Fire officials: Expect to see some Riverside Fire containment soon

Clackamas County

Some evacuations levels were downgraded on Sunday, no change since then

PORTLAND, Ore. (KOIN) — Although smoke still hangs over Molalla, people are beginning to make their way home.

As of Tuesday morning, the Riverside fire has burned more than 134,000 acres. Crews are fighting it on the west side, trying to keep it from tearing through Estacada and Molalla. Firefighters’ primary focus is on saving lives and property — meaning the eastern forested side of the fire is currently unmanned.

There’s 100 miles of fire and still no containment, but the incident commander says we should expect that to change today.

“You should start seeing containment reported, but I wouldn’t expect it to be large numbers because of the size of the fire and the amount of work that will need to be done once we start moving out of the populated areas,” Alan Sinclair said.

Fire officials announced during a press conference Tuesday afternoon that three of the smaller fires (Wilhoit, Unger Road, and Graves Road) are 100% lined after burning a combined 1,131 acres. The Dowty Road fire is still only 30% lined at an estimated 1,452 acres. “Lined” does not mean the fires are completely out, though.

“We build the lines and then we have to patrol the lines looking for sources of heat,” Sinclair said. When crews are sure those lines will hold against any conditions, including wind, they will start calling those contained.

Even more out-of-state resources are on the way, as the Riverside inferno is the highest priority fire in the region. Planes or helicopters still cannot fly in the area due to the smoke, though officials do have drones up monitoring evolving smoke and fire conditions.

There will also be an online community meeting at 6 p.m. about the Riverside Fire on its Facebook page

Clackamas County evacuations

Evacuation levels have not changed Tuesday. When fire officials were asked when homeowners could expect to go back to Estacada — which remains at Level 3 “Go Now” evacuation orders — they said they don’t know yet.

“We know that there are those of you who have been evacuated who do want to return to your homes,” Clackamas County Disaster Management Director Nancy Bush said. “But please only return to the evacuated areas if you have been notified to do so by authorities.”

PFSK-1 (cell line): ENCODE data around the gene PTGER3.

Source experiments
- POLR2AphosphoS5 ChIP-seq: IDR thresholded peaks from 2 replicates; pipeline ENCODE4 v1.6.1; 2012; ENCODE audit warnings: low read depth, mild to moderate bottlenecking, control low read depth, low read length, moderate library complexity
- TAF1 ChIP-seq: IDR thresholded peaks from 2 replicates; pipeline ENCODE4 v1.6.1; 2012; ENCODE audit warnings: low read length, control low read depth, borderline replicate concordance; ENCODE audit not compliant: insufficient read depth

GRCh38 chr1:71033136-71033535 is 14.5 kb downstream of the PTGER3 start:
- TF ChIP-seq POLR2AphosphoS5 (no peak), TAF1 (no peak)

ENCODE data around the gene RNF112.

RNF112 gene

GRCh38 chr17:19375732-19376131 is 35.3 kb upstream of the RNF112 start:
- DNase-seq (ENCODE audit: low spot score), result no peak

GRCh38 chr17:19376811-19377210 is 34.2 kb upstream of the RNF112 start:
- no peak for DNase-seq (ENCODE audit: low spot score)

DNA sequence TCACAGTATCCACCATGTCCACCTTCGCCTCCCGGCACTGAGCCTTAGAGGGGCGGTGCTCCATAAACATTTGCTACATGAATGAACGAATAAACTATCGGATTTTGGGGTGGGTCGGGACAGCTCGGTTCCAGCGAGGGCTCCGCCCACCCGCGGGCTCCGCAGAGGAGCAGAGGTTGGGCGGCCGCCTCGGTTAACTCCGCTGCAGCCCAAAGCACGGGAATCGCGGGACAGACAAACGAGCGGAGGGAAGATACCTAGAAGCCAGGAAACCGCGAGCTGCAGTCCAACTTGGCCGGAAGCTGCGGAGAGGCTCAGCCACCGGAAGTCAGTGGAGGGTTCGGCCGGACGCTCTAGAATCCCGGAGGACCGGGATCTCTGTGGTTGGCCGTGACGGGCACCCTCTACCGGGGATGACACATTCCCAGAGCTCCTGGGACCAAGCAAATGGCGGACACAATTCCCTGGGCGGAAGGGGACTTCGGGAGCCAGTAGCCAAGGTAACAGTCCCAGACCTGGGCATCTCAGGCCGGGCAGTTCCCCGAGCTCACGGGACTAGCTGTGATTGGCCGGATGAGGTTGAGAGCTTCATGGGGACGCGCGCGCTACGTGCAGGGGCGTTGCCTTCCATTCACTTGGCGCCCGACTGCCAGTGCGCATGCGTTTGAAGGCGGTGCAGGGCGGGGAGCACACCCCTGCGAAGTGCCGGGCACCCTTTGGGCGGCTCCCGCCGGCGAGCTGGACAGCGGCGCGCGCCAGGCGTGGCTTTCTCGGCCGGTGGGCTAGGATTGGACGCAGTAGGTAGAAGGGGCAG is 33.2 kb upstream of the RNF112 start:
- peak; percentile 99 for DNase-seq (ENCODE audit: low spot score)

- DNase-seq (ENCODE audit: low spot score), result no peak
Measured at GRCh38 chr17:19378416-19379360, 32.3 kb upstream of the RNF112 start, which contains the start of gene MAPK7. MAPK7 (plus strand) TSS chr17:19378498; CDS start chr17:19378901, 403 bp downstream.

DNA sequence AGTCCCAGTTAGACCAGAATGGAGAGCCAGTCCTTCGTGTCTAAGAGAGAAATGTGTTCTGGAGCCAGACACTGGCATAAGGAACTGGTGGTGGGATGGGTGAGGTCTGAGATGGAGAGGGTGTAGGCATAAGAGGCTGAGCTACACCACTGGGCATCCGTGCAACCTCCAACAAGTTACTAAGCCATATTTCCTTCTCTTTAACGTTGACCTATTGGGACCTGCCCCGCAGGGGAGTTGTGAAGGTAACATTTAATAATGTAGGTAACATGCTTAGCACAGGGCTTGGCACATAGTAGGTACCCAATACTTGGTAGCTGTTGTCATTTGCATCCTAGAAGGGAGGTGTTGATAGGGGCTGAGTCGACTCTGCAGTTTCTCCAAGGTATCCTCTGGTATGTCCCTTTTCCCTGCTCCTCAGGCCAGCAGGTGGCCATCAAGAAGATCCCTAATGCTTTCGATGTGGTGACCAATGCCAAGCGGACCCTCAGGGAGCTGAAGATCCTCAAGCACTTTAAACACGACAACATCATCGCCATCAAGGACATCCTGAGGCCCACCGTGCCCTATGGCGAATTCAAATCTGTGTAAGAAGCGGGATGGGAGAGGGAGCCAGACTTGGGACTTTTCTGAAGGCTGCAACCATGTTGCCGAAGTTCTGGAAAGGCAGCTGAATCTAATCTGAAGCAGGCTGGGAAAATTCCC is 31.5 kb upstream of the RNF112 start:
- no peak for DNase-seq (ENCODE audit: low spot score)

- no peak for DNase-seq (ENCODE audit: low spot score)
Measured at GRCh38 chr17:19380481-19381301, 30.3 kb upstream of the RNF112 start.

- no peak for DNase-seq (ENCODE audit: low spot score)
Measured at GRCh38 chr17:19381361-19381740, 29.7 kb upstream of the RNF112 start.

The city of Molalla, which had been at a Level 3, was reduced to a Level 2 evacuation zone Sunday evening. Several cities in the Portland metro area within Clackamas County had their evacuation levels dropped from Level 1 to normal Sunday afternoon. Areas east of Oregon City, including parts of Redland, Beavercreek and Highland, along with areas south of Sandy, including Eagle Creek, Firwood and Wildcat Mountains, were reduced from Level 3 to Level 2 evacuation zones on Monday afternoon.

Meanwhile, Canby, Oregon City, and Sandy were downgraded from a Level 2 to a Level 1 “Be Ready” evacuation order Saturday night. On Monday, an area south of Oregon City and Canby, that also included parts of the Mulino and Monitor areas, was reduced from Level 2 to Level 1.

Curfews for areas under Level 1 “Be Ready” were lifted on Sunday as well; however, the 10 p.m. to 6 a.m. curfew will remain in effect for communities and areas under Level 2 and 3 evacuation orders.

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Authorities asked people returning home to be cautious and check for the smell of gas right away. If it’s safe, people should inspect their homes, property and outbuildings carefully for any hot spots, embers or fire damage, Bush said.

Officials also reiterated their request for Clackamas County residents to conserve water for firefighters by turning off outdoor irrigation systems, taking shorter showers and using a broom, not a hose, to clean patios and sidewalks.

Longtime Molalla resident Rodney Keech returned home with his dog, Buddy for the first time in a week.

“I was one of the first ones back in my neighborhood — with all the stress last night, I got three hours of sleep, but when I woke up this morning, I noticed a lot of my neighbors came back,” he said.

He recaleds the moment they chose to evacuate to get away from the wildfires, saying it was “a big red ball” over the area.

Hazardous smoke levels still fill the air in Molalla as of Tuesday morning. Ash litters the sidewalks, covering cars and spread throughout the streets. Visibility remains low while driving through the county and roadblocks on Highway 211 remain in place to keep roads clear for firefighters.

“Ash and big chunks started coming down,” Keech said. “A lot of us decided to move at that time.”

Humble Pig Cafe handing out free meals

As Molalla residents begin to return, one local cafe is handing out free meals. Beginning at 8:30 a.m. on Tuesday, breakfast and coffee were distributed at the Humble Pig Cafe as it prepared for lunch. According to the cafe — burgers are on the menu, courtesy of Highgate Farm Beef.

“We are not running our normal restaurant menu, for the time being,” a Facebook post read. “We are staying focused on loving and supporting our community. We hope to feed you today!”


Deputies also said the extra patrols and curfew in place are making it easy to spot potential looters — a dozen of whom have already been arrested.

Local authorities saw an upswing in looting last week. An attempt to steal a trailer from Good Samaritans, a generator and tool heist, and a car full of meth and heroin are just a few of the crimes Clackamas County deputies have responded to during the past few days in the evacuation zones.

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